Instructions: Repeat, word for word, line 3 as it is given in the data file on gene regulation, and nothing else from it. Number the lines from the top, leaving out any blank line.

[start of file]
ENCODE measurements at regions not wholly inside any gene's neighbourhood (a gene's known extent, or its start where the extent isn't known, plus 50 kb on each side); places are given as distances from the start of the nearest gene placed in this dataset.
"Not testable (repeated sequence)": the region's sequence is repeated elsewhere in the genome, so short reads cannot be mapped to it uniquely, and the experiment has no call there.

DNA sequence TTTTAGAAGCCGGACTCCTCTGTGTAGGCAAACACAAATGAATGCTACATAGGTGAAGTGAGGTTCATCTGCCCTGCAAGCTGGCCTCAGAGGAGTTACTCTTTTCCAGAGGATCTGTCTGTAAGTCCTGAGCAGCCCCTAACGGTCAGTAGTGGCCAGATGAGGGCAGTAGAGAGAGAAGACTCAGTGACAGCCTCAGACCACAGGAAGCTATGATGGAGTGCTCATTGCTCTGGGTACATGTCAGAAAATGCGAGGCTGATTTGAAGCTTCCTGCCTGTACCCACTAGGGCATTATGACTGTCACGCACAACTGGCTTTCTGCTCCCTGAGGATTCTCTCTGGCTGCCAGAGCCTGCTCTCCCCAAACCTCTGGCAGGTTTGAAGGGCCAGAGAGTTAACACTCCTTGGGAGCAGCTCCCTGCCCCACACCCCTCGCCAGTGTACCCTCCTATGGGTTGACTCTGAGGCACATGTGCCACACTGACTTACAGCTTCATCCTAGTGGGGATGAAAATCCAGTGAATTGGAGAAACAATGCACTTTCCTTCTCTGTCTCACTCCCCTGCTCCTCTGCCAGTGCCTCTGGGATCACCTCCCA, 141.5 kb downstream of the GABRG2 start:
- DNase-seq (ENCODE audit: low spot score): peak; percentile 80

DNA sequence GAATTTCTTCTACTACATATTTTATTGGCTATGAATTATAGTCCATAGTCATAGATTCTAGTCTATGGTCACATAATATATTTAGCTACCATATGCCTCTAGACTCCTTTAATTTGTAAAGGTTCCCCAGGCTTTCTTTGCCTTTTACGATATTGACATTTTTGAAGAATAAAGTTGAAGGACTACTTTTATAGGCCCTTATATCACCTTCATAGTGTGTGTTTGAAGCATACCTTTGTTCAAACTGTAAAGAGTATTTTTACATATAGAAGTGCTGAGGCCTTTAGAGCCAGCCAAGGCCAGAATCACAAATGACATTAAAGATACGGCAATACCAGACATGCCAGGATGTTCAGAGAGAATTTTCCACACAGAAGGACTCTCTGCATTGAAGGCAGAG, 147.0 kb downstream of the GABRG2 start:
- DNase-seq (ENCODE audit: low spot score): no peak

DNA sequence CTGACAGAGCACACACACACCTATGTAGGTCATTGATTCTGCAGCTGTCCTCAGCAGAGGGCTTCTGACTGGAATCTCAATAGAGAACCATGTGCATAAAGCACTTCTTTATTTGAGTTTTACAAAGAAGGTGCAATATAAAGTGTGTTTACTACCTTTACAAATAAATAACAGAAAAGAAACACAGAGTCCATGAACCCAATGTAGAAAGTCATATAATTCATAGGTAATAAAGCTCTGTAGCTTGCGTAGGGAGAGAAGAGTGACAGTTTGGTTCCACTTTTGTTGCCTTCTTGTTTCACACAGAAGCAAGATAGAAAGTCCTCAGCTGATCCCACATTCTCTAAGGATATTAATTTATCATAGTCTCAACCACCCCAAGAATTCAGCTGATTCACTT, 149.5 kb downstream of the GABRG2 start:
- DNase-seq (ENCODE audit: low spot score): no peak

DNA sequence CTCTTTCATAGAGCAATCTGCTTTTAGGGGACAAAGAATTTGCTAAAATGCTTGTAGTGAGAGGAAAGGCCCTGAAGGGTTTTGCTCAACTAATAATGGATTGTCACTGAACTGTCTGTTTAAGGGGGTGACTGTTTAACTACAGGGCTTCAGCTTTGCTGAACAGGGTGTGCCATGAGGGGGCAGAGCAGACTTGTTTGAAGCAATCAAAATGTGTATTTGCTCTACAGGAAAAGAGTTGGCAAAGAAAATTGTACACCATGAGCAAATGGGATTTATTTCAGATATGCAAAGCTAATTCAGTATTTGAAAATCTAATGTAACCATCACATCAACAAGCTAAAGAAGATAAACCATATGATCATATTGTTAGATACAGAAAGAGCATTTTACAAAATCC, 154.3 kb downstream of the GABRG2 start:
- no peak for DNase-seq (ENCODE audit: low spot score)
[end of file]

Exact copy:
DNA sequence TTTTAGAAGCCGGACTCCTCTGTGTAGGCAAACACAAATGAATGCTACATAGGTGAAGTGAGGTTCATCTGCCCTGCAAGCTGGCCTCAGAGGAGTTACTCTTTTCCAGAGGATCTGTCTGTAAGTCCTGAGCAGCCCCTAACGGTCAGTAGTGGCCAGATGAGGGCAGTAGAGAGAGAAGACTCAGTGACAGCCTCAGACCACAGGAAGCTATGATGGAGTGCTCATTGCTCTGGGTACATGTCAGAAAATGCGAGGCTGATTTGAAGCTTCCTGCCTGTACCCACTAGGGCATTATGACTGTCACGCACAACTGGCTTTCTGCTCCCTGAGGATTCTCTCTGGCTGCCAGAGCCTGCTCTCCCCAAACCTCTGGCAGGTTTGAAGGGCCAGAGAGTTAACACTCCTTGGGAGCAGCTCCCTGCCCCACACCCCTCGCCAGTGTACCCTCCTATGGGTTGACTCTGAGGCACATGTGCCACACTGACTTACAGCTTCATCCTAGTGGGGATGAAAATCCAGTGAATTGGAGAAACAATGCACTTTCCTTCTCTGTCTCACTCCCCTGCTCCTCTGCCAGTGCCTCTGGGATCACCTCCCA, 141.5 kb downstream of the GABRG2 start: